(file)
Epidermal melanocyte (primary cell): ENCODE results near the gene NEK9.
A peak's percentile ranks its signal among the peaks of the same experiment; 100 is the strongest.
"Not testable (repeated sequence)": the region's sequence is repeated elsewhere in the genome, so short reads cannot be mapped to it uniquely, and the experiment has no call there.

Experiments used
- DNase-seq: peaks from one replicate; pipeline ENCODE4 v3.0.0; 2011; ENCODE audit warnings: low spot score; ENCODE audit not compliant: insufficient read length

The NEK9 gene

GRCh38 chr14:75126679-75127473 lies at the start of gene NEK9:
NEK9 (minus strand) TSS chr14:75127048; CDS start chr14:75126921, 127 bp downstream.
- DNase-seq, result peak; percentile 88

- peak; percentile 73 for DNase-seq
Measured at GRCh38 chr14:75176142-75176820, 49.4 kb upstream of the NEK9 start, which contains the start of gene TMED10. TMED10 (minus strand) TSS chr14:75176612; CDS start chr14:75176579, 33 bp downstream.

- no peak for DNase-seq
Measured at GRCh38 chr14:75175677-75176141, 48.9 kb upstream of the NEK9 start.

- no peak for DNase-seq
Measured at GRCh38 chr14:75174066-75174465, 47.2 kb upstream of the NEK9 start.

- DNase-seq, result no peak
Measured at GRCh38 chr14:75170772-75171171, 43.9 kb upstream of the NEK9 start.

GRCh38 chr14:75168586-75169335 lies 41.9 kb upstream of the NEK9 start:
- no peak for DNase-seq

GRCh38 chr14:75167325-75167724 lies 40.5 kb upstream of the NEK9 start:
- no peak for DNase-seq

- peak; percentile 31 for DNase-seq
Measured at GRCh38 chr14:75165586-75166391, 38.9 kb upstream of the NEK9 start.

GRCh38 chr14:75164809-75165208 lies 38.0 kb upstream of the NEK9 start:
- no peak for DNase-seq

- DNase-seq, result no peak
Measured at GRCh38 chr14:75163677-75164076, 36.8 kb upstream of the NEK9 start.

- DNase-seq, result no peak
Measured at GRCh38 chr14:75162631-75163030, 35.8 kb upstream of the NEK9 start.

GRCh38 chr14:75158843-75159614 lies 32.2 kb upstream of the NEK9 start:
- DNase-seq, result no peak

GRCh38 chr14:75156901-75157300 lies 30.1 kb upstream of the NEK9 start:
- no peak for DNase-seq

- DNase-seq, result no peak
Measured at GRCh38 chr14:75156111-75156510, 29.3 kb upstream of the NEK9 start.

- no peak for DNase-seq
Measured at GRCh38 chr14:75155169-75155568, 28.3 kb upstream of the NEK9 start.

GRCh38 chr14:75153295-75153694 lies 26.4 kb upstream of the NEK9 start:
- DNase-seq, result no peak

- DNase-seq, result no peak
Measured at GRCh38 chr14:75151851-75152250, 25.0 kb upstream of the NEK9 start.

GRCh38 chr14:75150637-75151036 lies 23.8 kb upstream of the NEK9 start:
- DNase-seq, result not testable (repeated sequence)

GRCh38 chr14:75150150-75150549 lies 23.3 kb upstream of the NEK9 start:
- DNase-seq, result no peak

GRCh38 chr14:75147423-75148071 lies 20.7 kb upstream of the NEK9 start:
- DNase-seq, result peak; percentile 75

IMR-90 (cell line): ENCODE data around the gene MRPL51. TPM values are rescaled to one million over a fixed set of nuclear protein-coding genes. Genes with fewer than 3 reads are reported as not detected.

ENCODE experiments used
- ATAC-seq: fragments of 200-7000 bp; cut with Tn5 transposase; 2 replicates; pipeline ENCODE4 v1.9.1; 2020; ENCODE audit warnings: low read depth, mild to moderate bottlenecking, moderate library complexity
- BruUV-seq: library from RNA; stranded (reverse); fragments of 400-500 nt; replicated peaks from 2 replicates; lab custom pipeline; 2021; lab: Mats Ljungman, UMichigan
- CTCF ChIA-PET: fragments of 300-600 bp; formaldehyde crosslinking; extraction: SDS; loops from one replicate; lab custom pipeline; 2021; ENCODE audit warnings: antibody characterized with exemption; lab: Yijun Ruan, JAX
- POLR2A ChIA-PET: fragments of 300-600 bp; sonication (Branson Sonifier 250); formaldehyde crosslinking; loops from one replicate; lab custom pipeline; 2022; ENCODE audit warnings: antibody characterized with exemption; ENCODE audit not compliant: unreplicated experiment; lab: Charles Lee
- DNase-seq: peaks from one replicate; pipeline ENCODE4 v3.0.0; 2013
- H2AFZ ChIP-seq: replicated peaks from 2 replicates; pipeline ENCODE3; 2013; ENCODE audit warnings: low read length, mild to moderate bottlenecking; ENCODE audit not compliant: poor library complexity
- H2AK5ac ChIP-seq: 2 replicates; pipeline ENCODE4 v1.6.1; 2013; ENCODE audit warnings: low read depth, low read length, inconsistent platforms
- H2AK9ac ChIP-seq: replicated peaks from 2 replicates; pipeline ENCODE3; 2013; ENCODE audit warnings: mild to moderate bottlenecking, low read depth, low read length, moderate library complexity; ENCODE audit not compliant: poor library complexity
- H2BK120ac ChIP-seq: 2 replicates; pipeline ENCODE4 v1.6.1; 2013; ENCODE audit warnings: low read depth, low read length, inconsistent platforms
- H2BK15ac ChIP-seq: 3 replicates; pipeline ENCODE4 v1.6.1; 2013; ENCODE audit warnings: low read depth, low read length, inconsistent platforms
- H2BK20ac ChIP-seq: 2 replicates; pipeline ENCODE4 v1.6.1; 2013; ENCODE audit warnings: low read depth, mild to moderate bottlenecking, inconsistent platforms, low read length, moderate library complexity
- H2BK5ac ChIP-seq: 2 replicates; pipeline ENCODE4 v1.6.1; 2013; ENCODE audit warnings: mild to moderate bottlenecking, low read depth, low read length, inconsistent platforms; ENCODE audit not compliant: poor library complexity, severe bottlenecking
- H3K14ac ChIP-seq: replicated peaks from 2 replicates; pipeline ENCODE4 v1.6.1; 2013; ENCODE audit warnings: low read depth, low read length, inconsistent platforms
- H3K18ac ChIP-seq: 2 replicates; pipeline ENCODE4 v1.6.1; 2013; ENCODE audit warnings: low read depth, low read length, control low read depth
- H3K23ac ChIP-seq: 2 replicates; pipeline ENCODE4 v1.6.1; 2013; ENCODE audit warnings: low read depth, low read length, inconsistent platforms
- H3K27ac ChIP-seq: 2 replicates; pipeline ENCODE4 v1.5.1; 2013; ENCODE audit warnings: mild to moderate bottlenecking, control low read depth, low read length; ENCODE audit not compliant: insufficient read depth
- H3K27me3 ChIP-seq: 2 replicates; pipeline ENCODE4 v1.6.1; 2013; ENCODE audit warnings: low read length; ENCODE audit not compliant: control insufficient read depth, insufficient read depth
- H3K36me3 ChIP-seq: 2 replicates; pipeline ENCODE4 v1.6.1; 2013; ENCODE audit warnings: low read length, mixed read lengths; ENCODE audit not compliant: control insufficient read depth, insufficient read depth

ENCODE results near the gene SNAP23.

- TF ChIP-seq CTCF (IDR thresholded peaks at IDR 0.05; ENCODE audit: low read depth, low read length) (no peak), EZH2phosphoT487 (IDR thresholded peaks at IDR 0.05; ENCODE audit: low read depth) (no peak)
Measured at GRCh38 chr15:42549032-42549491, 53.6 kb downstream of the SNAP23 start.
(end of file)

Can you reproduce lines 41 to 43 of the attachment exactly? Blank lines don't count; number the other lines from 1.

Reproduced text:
Measured at GRCh38 chr14:75151851-75152250, 25.0 kb upstream of the NEK9 start.

GRCh38 chr14:75150637-75151036 lies 23.8 kb upstream of the NEK9 start:
- DNase-seq, result not testable (repeated sequence)